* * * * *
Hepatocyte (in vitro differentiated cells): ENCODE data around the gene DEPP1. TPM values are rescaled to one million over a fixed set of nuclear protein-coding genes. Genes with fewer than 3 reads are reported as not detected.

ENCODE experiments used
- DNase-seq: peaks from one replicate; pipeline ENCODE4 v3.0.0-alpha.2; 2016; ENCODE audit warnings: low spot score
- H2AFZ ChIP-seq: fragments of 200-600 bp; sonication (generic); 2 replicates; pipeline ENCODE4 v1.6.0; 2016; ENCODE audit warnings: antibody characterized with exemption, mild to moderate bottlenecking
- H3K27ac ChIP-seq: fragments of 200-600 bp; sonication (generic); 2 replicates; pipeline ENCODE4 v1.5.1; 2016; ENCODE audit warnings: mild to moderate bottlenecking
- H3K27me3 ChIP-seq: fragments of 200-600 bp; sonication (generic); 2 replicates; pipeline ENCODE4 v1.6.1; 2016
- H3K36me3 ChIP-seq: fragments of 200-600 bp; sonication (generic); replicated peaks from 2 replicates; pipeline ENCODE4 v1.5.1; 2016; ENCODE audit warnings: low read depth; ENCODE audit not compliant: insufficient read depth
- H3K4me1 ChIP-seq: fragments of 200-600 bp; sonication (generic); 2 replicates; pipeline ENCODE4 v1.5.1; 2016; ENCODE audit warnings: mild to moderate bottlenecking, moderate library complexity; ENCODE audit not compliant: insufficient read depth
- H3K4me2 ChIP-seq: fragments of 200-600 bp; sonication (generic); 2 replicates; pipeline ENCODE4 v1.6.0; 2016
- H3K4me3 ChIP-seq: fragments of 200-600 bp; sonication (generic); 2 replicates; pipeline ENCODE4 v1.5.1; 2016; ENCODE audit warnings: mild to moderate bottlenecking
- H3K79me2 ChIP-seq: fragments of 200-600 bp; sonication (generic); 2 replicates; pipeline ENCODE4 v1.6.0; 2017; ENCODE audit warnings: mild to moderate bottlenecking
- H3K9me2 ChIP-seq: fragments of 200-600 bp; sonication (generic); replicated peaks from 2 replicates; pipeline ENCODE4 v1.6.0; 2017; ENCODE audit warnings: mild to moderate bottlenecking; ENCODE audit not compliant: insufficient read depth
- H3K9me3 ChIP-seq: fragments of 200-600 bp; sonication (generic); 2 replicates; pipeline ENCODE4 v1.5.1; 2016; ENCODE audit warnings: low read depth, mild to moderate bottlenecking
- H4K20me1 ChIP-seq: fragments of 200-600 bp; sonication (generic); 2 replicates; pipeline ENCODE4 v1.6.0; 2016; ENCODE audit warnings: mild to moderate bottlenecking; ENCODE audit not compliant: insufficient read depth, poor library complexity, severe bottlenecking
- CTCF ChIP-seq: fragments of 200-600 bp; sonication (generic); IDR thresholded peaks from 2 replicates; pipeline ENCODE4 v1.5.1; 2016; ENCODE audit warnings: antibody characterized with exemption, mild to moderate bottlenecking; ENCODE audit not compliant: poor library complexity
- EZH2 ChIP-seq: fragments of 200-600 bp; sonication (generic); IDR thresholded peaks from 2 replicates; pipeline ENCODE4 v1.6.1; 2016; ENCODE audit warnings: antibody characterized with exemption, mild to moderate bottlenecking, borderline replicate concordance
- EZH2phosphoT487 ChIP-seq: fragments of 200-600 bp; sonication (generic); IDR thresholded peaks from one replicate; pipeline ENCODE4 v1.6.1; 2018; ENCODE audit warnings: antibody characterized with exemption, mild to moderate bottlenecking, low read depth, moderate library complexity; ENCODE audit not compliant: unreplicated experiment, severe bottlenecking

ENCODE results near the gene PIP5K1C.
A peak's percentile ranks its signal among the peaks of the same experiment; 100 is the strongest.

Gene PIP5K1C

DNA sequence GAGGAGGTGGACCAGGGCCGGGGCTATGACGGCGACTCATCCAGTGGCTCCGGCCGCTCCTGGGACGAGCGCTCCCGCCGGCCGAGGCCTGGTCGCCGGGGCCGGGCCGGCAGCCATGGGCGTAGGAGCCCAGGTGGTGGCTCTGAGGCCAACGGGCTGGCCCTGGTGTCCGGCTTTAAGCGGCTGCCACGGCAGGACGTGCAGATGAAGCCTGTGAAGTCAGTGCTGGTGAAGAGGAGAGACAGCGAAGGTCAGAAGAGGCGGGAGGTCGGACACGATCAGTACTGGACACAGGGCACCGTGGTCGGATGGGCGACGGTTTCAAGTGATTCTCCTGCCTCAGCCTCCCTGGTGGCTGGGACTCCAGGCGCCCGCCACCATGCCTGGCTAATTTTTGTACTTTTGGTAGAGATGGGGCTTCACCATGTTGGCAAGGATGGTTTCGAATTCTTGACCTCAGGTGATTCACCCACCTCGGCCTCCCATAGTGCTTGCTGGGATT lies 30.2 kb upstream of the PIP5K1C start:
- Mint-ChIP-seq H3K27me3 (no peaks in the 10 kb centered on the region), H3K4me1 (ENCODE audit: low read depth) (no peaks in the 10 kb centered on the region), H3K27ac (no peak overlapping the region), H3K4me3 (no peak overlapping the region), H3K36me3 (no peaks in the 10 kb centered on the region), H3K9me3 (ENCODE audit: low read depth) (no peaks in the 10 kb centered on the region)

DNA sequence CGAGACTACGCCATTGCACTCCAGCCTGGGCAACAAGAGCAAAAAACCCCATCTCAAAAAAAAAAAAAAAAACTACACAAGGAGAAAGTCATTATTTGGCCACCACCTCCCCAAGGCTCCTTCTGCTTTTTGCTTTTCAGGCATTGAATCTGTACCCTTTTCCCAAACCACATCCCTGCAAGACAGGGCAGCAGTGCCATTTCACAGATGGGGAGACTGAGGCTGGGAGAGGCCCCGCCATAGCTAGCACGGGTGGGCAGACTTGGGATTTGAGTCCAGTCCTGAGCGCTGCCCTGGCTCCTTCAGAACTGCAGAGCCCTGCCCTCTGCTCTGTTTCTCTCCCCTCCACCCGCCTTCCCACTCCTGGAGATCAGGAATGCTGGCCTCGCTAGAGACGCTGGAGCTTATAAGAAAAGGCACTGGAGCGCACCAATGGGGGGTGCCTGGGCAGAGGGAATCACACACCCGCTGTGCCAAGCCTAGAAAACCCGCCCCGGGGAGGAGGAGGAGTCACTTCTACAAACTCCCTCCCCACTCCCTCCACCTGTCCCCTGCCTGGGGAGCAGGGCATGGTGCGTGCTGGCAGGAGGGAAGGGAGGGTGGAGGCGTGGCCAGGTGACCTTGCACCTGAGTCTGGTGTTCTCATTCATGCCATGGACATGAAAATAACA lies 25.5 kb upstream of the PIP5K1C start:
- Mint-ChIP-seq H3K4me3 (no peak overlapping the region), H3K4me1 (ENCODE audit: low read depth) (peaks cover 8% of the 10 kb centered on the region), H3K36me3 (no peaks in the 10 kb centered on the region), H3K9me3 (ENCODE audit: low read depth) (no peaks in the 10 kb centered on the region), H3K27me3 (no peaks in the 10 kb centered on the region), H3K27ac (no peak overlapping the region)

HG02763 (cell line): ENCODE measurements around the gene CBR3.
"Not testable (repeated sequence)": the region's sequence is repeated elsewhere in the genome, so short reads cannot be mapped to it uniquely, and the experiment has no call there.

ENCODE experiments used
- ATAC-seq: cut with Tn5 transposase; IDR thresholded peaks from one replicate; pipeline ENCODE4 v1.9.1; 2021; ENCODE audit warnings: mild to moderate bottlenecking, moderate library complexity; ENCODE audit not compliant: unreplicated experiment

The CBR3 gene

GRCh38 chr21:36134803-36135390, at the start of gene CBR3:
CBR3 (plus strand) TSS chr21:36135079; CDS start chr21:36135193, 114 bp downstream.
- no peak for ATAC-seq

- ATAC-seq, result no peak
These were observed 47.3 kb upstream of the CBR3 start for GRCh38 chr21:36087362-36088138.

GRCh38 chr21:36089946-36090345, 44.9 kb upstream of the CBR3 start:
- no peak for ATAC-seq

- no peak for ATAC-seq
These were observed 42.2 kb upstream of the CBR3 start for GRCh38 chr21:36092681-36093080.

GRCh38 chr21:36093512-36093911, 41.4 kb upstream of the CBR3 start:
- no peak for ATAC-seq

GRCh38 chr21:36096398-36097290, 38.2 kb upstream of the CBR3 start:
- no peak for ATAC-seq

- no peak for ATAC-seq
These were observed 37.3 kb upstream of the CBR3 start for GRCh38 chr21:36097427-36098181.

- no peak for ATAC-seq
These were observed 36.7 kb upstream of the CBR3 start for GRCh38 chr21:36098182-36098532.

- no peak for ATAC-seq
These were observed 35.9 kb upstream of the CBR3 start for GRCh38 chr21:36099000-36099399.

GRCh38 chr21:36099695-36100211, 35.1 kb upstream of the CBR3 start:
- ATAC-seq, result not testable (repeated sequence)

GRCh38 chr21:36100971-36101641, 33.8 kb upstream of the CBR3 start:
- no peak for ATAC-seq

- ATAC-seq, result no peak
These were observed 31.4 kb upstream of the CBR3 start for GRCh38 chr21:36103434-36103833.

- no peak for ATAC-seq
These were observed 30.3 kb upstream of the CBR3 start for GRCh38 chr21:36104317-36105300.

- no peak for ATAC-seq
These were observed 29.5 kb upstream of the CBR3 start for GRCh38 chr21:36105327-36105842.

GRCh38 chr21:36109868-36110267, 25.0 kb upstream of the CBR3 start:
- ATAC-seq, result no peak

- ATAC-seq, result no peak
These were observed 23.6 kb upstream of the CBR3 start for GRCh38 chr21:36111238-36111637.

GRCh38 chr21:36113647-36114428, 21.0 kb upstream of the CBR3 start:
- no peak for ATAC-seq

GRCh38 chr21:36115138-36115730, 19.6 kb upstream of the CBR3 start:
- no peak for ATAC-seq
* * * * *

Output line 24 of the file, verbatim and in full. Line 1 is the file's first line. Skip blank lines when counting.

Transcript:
- Mint-ChIP-seq H3K4me3 (no peak overlapping the region), H3K4me1 (ENCODE audit: low read depth) (peaks cover 8% of the 10 kb centered on the region), H3K36me3 (no peaks in the 10 kb centered on the region), H3K9me3 (ENCODE audit: low read depth) (no peaks in the 10 kb centered on the region), H3K27me3 (no peaks in the 10 kb centered on the region), H3K27ac (no peak overlapping the region)